“If we could cut our water use by 40 percent we’d be pretty sustainable,” he said. He explained that 20 percent of water used in Claremont is being wasted through poor watering habits and run-off. Beyond that, Veirs said, there are basic landscaping changes that the city and residents could make that could reduce water use by another 20 percent.
In addition to reducing usage, the community may need to consider alternative sources for water. One promising potential means for water conservation in the city is a ‘black water’ reclamation project, which entails recycling sewage water.
Richard Haskell, a physics professor at Harvey Mudd College, has been spearheading the development of a large-scale black water reclamation project since 2007. If the reclamation system were implemented, sewage water would be purified at plants near campus and reused for irrigation. The project could reuse 40 percent of the colleges’ sewage water for irrigation, Haskell said, and potentially provide a model that the city could use in the future to reclaim residential water.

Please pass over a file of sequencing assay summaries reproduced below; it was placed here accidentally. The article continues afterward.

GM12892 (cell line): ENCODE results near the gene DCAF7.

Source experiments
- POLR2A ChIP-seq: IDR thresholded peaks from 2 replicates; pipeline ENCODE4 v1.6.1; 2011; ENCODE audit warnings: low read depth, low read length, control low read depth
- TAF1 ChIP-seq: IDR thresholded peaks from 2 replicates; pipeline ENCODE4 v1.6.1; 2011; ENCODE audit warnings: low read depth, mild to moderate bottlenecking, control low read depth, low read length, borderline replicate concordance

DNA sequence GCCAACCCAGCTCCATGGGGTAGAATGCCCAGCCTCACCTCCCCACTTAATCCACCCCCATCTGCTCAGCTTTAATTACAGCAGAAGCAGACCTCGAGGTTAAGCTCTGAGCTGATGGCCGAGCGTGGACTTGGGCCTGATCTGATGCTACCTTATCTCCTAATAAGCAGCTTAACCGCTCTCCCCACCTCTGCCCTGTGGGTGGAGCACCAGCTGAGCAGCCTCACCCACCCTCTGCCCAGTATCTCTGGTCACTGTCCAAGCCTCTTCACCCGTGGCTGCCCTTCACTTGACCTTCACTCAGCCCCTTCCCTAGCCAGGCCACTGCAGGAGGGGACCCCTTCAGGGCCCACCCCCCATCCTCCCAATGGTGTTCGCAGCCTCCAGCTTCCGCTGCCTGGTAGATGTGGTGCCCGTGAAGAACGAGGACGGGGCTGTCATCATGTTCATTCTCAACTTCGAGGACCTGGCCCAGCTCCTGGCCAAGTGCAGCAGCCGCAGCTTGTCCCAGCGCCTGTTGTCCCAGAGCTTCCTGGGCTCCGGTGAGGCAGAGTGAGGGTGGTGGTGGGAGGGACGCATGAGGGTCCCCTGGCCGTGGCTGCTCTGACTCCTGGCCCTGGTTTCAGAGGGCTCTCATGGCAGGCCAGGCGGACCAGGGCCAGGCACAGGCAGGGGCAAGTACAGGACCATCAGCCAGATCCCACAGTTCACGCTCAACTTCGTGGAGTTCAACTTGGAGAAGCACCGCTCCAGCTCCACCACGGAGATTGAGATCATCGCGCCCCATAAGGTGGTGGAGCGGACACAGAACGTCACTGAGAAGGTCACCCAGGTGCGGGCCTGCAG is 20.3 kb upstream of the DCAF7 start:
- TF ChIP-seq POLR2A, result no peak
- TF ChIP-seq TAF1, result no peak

An engineering feasibility report for the project, commissioned in 2012, was released in the spring, but the consortium has not yet approved the project. Haskell said that the reclamation system is projected to cost $8.1 million, but $2 to 4 million could come from external funding. Over 20 years, the system is projected to save approximately $10 million.
“It’s not easy to raise money to do the right thing, but in this case, it’s a source of revenue: It’s not an expense,” Haskell said.
Meanwhile, the city is upgrading irrigation systems and planning to remove turf in the median on Indian Hill Boulevard between Foothill and Baseline, according to Veirs. The City will replace the turf with drought-resistant, native plants.
Individual residents are also looking more and more at turf replacement options, although the move from turf can be tough.